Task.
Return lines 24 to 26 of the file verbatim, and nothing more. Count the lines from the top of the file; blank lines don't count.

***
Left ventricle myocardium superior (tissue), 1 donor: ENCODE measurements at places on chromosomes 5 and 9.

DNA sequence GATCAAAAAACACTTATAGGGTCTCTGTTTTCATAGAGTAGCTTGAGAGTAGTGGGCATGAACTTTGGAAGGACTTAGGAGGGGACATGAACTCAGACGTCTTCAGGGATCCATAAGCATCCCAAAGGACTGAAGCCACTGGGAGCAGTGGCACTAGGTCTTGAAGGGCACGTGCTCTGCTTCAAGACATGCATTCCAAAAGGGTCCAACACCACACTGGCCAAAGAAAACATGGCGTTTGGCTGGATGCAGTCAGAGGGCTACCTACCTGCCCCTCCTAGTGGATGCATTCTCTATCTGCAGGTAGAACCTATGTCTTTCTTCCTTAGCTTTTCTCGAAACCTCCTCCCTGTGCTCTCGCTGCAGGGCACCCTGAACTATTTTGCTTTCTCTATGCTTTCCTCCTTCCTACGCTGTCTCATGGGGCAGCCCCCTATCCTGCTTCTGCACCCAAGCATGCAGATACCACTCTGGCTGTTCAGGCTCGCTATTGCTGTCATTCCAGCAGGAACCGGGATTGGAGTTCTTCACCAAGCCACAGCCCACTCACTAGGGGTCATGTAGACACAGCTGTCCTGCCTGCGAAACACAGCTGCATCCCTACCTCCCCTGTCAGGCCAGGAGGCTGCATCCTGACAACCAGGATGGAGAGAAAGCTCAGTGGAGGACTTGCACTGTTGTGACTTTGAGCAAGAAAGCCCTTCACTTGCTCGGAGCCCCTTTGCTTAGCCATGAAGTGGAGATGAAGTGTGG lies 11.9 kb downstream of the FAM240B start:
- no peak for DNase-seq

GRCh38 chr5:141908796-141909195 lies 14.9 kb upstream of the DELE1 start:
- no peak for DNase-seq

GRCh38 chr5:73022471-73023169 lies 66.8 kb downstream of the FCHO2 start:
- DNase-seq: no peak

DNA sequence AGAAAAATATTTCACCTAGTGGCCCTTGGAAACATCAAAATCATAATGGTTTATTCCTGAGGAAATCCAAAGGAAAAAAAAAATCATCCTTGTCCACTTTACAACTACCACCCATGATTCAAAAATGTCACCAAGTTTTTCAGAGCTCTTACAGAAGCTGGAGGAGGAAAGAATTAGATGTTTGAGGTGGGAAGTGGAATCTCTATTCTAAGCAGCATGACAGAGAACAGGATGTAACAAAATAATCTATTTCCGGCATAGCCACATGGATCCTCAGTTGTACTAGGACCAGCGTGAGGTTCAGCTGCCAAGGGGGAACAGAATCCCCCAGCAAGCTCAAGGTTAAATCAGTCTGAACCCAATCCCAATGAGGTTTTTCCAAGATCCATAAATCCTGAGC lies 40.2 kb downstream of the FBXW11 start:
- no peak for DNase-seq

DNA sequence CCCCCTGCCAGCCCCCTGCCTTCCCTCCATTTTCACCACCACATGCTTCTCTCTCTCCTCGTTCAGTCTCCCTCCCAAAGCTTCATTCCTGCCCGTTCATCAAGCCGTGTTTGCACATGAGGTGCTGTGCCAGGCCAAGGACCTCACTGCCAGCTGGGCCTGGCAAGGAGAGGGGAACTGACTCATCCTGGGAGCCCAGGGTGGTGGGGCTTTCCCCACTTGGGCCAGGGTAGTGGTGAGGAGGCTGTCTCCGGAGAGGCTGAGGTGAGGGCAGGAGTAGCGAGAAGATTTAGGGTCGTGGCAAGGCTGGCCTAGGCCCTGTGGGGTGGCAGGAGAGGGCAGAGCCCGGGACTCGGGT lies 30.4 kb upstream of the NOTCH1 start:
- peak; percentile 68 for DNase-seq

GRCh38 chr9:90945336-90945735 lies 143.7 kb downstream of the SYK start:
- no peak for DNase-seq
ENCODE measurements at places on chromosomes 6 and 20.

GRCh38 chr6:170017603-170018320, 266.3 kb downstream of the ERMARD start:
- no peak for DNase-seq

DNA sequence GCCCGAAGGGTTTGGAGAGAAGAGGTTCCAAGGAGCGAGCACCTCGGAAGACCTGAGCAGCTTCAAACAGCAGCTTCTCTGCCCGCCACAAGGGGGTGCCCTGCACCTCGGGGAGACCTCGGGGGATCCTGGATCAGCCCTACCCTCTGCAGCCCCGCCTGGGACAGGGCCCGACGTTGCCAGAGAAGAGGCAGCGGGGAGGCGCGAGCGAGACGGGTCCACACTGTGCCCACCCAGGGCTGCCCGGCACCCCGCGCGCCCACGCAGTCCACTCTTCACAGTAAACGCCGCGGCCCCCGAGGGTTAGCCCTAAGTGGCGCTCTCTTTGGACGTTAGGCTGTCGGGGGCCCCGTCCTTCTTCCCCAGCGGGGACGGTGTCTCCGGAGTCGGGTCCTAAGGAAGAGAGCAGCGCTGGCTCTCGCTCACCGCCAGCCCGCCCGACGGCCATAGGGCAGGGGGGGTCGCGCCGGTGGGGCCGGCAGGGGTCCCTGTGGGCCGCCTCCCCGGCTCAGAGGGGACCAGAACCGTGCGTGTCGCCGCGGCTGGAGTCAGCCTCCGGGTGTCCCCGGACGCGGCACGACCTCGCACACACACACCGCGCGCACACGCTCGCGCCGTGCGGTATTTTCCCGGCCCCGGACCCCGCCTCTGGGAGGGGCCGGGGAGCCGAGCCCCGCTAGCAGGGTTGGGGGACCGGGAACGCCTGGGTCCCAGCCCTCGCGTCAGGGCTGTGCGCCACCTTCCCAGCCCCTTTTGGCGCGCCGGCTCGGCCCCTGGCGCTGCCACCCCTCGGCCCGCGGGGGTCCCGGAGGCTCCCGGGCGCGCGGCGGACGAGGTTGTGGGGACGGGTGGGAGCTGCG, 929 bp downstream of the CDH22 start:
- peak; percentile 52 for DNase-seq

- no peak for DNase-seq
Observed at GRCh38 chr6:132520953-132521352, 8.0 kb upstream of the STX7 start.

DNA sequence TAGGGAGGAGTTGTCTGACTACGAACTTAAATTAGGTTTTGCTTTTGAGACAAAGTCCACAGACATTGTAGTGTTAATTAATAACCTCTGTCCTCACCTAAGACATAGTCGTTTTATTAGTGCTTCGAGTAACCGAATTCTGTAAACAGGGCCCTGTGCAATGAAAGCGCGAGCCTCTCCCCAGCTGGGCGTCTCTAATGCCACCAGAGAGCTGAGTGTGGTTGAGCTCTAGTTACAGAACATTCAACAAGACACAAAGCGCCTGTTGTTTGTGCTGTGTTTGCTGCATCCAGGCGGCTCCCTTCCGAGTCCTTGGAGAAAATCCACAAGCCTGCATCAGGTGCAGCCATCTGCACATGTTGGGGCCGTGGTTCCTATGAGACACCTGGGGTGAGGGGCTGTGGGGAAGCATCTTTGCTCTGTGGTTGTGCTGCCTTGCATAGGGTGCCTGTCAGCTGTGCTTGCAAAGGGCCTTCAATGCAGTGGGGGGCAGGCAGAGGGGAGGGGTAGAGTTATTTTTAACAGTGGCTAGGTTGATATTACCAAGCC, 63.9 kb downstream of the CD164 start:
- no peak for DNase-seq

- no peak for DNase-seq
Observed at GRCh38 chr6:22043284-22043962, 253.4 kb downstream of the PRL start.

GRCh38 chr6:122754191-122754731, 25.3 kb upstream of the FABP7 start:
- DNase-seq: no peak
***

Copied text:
Observed at GRCh38 chr6:22043284-22043962, 253.4 kb downstream of the PRL start.

GRCh38 chr6:122754191-122754731, 25.3 kb upstream of the FABP7 start:
- DNase-seq: no peak